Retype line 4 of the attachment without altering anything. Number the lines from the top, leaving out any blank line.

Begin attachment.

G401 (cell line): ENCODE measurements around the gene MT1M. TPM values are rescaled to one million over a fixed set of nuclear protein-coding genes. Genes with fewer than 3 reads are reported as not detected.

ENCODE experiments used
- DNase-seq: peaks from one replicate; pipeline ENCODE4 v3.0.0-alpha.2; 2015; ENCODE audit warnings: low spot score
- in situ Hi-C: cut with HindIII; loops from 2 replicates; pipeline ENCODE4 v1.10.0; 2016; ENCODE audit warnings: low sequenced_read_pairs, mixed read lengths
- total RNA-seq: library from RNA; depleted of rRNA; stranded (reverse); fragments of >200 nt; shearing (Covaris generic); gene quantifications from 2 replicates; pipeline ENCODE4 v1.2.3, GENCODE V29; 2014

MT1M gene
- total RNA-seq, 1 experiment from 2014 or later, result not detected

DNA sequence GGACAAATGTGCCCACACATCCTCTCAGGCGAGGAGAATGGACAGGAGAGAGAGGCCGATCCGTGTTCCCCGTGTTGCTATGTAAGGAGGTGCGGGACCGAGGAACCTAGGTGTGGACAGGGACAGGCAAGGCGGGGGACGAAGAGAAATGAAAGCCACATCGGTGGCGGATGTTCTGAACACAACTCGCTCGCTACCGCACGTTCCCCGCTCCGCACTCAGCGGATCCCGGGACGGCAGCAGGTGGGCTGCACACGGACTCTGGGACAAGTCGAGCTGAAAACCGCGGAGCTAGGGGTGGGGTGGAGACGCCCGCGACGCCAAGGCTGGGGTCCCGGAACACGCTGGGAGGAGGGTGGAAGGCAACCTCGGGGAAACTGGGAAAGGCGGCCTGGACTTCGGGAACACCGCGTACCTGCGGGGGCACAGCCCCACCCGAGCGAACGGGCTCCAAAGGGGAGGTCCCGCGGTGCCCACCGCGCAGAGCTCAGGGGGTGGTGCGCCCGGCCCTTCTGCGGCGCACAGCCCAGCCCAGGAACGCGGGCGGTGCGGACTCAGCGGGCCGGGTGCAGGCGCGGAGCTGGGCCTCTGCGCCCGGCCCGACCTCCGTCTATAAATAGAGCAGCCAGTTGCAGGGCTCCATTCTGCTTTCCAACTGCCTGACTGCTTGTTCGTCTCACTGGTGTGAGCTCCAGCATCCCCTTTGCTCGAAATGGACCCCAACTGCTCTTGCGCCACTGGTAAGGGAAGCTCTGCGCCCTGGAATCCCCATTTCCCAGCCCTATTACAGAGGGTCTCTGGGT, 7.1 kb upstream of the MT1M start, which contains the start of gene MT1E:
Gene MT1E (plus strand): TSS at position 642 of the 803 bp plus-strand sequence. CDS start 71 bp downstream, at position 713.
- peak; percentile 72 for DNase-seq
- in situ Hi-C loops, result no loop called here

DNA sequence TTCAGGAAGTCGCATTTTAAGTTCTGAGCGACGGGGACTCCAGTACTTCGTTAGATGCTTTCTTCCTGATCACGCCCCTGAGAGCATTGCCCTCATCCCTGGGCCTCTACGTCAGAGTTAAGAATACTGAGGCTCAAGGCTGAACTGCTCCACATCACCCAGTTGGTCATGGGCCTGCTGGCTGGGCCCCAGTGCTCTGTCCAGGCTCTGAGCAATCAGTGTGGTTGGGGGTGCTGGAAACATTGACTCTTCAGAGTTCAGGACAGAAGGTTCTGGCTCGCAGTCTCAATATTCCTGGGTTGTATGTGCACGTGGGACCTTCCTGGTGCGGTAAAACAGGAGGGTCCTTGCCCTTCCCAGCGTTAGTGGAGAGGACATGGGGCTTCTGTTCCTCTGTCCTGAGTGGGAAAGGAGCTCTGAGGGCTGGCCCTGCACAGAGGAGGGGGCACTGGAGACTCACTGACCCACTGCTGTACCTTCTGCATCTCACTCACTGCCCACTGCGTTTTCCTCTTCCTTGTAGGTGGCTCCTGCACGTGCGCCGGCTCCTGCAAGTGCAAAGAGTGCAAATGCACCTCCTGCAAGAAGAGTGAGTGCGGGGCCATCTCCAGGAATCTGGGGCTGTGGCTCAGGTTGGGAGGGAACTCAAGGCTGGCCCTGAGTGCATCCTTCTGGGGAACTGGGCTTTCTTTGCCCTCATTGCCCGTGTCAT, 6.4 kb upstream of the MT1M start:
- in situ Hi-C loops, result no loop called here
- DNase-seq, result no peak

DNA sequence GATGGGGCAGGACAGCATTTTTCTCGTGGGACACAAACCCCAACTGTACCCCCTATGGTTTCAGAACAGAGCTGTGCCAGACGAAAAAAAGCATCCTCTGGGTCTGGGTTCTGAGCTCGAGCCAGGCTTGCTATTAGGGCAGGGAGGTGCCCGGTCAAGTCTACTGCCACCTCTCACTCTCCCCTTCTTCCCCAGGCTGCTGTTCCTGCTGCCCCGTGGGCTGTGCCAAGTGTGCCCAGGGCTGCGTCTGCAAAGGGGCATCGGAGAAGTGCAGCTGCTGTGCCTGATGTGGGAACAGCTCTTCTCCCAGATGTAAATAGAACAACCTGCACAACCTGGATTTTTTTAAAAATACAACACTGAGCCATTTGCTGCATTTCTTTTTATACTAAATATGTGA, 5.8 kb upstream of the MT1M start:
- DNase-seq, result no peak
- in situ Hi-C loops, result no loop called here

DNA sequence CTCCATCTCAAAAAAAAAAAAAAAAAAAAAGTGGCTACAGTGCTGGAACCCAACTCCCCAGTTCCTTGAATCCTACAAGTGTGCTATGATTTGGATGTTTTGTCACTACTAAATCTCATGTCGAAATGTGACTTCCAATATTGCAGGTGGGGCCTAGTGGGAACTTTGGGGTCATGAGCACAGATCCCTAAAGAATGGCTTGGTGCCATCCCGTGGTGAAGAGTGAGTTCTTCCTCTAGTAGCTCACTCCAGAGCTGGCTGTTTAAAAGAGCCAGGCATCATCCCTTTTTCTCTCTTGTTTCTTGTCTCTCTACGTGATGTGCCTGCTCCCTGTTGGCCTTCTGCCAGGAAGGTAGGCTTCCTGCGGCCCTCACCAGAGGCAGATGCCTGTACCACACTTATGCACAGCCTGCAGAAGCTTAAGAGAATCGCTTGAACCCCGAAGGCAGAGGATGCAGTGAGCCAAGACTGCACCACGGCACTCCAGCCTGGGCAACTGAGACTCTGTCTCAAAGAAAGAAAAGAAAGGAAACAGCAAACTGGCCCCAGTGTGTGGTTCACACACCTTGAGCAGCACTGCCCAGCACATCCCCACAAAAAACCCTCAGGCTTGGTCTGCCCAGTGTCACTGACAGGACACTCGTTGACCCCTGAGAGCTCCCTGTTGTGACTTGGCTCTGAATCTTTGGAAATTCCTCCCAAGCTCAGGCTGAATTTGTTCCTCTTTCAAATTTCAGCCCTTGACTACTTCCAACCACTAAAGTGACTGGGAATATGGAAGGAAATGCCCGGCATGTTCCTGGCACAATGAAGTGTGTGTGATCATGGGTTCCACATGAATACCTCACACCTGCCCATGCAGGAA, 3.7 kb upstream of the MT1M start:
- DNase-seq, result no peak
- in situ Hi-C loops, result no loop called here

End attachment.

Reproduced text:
- in situ Hi-C: cut with HindIII; loops from 2 replicates; pipeline ENCODE4 v1.10.0; 2016; ENCODE audit warnings: low sequenced_read_pairs, mixed read lengths